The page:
According to Maduro, the spy was captured in the state of Falcón on the northwestern coast near the Colombian border.
The spy, reportedly a former US Marine who worked for the CIA in Iraq, was captured with heavy weapons and a "large amount" of US dollars, according to Monitoreamos. He was reportedly targeting oil facilities in Amuay and Cardón for some kind of an attack.
Venezuela was forced to shut down the two refineries after strangling US sanctions deprived them of the necessary parts. However, the 310,000-barrels-per-day Cardón refinery was successfully restarted in April after Iran provided vital material to restart its catalytic cracking unit. The aid was followed shortly thereafter by five fuel tankers full of gasoline to help offset the acute shortages created by the refineries' shutdown - something that infuriated Washington leaders, who are trying to force Maduro from power as well as deny Iran trading partners.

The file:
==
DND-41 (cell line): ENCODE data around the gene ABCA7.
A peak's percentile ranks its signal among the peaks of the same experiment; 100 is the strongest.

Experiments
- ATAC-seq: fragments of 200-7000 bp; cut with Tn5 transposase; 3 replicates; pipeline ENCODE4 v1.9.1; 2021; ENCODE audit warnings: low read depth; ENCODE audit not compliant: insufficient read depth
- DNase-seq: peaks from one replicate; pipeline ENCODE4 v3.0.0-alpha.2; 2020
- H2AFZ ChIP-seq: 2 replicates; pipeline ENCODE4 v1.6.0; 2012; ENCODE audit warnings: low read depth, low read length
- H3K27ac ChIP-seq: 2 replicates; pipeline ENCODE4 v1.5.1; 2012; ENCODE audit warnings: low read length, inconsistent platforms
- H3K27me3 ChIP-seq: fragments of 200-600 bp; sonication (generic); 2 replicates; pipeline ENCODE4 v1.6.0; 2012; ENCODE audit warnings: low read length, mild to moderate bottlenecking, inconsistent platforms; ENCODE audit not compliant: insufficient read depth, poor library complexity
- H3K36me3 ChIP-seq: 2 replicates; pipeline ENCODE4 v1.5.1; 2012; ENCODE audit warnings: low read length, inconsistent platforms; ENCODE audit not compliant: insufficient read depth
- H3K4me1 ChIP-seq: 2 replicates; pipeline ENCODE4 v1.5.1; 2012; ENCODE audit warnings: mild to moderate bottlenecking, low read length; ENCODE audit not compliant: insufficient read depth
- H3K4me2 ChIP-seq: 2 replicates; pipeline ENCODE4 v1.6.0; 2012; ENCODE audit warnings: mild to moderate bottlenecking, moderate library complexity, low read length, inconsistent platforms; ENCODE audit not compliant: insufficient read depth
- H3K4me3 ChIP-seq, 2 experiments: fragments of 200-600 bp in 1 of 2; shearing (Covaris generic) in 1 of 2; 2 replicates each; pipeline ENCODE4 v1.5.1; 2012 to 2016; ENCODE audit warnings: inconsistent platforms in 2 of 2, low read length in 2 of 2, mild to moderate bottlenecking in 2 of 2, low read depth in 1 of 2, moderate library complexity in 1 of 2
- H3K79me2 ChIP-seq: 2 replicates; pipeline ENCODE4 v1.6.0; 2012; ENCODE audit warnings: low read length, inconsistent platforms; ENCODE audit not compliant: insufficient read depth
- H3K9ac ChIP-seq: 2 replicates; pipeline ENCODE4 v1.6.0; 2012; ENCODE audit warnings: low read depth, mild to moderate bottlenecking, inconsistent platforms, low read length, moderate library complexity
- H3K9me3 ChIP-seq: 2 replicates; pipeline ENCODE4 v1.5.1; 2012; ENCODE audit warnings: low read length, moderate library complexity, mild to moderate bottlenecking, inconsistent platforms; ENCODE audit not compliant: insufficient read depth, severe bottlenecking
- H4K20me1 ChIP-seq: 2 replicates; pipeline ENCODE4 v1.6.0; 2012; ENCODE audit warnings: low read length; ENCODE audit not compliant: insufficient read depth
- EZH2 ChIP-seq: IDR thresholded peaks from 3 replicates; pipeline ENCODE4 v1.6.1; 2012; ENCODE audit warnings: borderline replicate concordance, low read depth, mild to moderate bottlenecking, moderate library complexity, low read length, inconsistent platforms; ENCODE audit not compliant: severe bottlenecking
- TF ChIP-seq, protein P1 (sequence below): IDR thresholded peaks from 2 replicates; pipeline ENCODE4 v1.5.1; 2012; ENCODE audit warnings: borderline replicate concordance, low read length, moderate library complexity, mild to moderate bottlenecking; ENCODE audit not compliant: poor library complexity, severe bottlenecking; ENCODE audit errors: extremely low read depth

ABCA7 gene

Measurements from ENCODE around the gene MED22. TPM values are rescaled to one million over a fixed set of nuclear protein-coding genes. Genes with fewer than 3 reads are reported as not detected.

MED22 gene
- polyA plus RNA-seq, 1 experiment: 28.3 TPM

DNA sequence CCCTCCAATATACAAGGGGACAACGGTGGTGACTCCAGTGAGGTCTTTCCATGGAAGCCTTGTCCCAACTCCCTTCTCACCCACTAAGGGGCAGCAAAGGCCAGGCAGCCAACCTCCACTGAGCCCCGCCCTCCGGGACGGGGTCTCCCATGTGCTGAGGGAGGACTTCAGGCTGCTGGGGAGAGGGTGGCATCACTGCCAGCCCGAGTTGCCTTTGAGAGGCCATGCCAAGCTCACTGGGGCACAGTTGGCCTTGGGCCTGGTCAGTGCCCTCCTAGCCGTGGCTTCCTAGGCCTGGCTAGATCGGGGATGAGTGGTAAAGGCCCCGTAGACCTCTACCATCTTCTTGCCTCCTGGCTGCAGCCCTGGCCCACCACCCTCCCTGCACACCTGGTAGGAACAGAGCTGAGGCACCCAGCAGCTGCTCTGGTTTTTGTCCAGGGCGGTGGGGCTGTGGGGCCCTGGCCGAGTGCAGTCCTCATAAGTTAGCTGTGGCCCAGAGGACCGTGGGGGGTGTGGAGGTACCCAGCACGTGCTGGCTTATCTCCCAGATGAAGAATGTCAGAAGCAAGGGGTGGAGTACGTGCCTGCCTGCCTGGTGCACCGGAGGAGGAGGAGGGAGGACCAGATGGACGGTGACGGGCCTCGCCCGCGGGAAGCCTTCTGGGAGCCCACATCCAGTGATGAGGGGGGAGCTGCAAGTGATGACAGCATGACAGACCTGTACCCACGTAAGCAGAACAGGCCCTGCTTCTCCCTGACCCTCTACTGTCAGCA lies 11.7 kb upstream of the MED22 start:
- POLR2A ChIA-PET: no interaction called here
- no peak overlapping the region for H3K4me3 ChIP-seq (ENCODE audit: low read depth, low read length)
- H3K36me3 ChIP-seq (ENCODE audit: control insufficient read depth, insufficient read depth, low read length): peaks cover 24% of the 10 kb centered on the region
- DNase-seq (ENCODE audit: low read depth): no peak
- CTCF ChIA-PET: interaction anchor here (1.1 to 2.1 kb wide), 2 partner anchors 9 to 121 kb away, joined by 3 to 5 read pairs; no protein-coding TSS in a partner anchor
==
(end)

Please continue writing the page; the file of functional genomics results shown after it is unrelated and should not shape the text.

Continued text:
Oil is vital to the South American country, as it forms most of the country's exports and thus the foundation of its economy. The US has placed economic sanctions against Venezuela, claiming Maduro's 2018 re-election was illegitimate and promising punishment for any nation or entity that buys Venezuelan petroleum.
The alleged spy's arrest also comes just months after US-based mercenary outfit Silvercorp made an ill-fated attempt to sail to Venezuela from Colombia and kidnap Maduro for a hefty bounty. However, eight of the mercenaries were killed and the rest promptly arrested by several Venezuelan fishermen who are part of the local militia, and Washington disavowed knowledge and responsibility for the incursion.
Last month, two of the Silvercorp mercenaries, Luke Denman and Airan Berry, both of whom are also US veterans, were sentenced to 20 years in prison after admitting to the crimes of conspiracy, association, illicit trafficking of weapons of war and terrorism.